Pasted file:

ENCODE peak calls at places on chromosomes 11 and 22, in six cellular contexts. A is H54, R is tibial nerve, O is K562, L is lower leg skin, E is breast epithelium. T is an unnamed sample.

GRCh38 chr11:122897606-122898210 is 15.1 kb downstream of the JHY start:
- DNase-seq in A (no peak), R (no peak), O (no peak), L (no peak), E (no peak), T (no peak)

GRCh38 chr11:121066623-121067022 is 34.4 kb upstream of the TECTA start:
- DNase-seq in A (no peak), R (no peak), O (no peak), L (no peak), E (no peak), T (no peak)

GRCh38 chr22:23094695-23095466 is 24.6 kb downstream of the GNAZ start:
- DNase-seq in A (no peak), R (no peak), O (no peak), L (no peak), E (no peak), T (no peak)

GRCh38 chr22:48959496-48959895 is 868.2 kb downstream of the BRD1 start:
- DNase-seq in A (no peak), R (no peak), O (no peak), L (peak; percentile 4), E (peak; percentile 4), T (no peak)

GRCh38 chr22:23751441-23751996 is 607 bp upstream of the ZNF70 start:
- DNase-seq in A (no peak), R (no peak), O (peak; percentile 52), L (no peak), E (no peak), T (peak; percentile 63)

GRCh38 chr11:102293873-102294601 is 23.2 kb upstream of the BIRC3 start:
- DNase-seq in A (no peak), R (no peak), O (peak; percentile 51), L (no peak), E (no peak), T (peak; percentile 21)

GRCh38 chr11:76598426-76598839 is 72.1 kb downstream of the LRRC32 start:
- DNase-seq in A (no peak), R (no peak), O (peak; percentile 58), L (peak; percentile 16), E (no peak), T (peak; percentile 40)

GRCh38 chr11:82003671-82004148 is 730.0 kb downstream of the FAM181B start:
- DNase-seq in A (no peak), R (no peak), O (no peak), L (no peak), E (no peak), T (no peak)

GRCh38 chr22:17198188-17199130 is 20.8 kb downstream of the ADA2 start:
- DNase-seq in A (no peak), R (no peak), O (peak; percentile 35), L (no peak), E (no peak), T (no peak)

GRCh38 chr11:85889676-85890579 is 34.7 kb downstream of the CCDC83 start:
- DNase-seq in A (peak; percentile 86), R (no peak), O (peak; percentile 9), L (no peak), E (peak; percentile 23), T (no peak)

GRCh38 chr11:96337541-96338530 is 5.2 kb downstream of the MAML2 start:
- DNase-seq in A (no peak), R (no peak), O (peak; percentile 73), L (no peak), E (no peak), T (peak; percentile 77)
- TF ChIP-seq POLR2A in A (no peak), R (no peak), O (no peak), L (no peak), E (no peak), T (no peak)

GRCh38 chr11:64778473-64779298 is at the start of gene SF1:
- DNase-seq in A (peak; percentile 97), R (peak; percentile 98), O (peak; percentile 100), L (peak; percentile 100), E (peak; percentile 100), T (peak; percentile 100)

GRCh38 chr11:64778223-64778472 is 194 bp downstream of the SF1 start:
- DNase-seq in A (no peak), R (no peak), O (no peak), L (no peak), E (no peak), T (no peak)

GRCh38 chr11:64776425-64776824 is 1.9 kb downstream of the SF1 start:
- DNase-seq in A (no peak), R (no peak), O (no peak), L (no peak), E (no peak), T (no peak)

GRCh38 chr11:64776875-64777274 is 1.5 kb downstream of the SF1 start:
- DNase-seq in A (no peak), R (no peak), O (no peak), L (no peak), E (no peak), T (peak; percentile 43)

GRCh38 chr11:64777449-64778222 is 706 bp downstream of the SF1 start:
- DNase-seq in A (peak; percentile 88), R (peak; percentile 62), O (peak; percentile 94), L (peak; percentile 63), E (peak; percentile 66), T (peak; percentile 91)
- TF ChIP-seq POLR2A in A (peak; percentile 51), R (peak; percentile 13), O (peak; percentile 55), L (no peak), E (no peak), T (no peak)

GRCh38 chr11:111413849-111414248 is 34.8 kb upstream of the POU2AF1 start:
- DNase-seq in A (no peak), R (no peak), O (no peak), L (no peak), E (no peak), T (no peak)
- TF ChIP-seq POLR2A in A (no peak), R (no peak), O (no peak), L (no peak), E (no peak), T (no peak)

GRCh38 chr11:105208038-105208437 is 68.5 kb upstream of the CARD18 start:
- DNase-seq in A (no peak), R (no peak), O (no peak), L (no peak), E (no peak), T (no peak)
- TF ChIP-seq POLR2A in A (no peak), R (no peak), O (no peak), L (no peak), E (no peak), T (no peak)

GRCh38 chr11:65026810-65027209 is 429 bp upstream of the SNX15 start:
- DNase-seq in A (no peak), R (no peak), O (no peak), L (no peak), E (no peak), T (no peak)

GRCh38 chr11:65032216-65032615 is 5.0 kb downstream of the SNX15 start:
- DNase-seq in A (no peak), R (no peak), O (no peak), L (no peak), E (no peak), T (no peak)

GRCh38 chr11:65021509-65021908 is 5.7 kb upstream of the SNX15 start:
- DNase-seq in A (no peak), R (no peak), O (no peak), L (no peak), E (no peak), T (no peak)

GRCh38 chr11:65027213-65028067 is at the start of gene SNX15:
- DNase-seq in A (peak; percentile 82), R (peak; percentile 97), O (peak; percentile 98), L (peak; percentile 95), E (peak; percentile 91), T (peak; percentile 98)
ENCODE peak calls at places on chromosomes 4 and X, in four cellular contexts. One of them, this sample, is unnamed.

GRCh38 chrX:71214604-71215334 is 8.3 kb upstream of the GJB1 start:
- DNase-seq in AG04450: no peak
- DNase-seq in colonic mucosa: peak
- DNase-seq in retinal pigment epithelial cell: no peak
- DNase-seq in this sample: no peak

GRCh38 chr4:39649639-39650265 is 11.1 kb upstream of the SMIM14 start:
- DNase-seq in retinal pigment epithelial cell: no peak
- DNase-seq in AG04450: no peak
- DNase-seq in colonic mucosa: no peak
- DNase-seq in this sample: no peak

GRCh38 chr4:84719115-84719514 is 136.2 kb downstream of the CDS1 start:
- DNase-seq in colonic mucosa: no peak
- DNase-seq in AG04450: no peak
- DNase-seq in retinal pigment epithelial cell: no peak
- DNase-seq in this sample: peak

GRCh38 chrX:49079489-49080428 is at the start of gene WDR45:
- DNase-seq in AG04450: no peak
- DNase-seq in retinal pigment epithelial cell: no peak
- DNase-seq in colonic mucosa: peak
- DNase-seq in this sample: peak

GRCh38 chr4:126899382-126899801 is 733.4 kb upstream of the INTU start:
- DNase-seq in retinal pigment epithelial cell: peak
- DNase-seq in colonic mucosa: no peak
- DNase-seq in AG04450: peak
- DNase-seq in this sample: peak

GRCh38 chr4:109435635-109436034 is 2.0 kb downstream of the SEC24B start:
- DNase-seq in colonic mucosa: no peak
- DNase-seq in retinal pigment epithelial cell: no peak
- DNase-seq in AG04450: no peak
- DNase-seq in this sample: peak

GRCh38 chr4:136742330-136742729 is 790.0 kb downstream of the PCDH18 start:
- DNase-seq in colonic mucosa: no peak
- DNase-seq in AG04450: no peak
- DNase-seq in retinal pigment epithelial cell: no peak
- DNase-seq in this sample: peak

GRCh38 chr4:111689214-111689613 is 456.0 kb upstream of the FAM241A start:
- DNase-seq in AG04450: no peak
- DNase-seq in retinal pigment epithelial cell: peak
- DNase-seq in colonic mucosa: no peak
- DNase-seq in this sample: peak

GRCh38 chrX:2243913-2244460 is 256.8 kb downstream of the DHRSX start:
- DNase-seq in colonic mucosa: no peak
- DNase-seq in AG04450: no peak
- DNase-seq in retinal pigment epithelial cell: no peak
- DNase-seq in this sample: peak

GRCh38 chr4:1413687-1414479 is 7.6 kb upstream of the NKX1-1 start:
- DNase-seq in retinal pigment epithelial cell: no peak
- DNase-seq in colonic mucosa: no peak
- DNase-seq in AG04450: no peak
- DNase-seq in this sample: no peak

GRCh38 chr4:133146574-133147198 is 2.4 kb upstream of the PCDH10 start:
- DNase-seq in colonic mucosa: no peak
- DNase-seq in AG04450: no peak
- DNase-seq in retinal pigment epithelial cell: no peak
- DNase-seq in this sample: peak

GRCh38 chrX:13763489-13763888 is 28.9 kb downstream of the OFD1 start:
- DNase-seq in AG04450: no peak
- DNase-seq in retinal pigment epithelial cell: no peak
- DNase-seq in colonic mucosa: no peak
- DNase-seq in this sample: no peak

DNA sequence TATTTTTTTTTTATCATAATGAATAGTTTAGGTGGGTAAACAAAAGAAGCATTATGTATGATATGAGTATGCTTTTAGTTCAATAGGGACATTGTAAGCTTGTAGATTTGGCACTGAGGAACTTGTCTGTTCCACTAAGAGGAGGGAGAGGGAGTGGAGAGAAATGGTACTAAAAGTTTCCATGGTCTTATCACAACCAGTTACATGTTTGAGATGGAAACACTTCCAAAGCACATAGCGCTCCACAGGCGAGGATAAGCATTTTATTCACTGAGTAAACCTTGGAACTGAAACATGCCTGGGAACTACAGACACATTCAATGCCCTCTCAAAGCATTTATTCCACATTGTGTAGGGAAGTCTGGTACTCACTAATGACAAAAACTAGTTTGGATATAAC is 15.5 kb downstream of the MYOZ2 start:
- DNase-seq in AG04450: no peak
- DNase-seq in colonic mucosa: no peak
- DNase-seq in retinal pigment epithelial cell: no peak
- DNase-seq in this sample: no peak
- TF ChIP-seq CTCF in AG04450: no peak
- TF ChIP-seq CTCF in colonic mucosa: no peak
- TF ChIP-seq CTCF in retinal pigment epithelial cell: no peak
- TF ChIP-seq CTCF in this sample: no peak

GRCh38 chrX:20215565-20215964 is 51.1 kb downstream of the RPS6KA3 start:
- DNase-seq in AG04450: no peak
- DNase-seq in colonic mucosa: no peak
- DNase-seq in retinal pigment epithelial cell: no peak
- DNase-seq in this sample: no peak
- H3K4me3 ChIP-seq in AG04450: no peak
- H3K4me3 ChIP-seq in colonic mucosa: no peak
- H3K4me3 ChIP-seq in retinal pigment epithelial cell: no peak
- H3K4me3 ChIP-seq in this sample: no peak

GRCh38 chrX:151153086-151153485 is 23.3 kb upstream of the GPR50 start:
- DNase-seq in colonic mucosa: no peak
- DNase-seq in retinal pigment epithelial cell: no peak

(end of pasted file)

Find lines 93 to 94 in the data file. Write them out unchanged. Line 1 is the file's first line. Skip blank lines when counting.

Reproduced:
- DNase-seq in AG04450: no peak
- DNase-seq in retinal pigment epithelial cell: no peak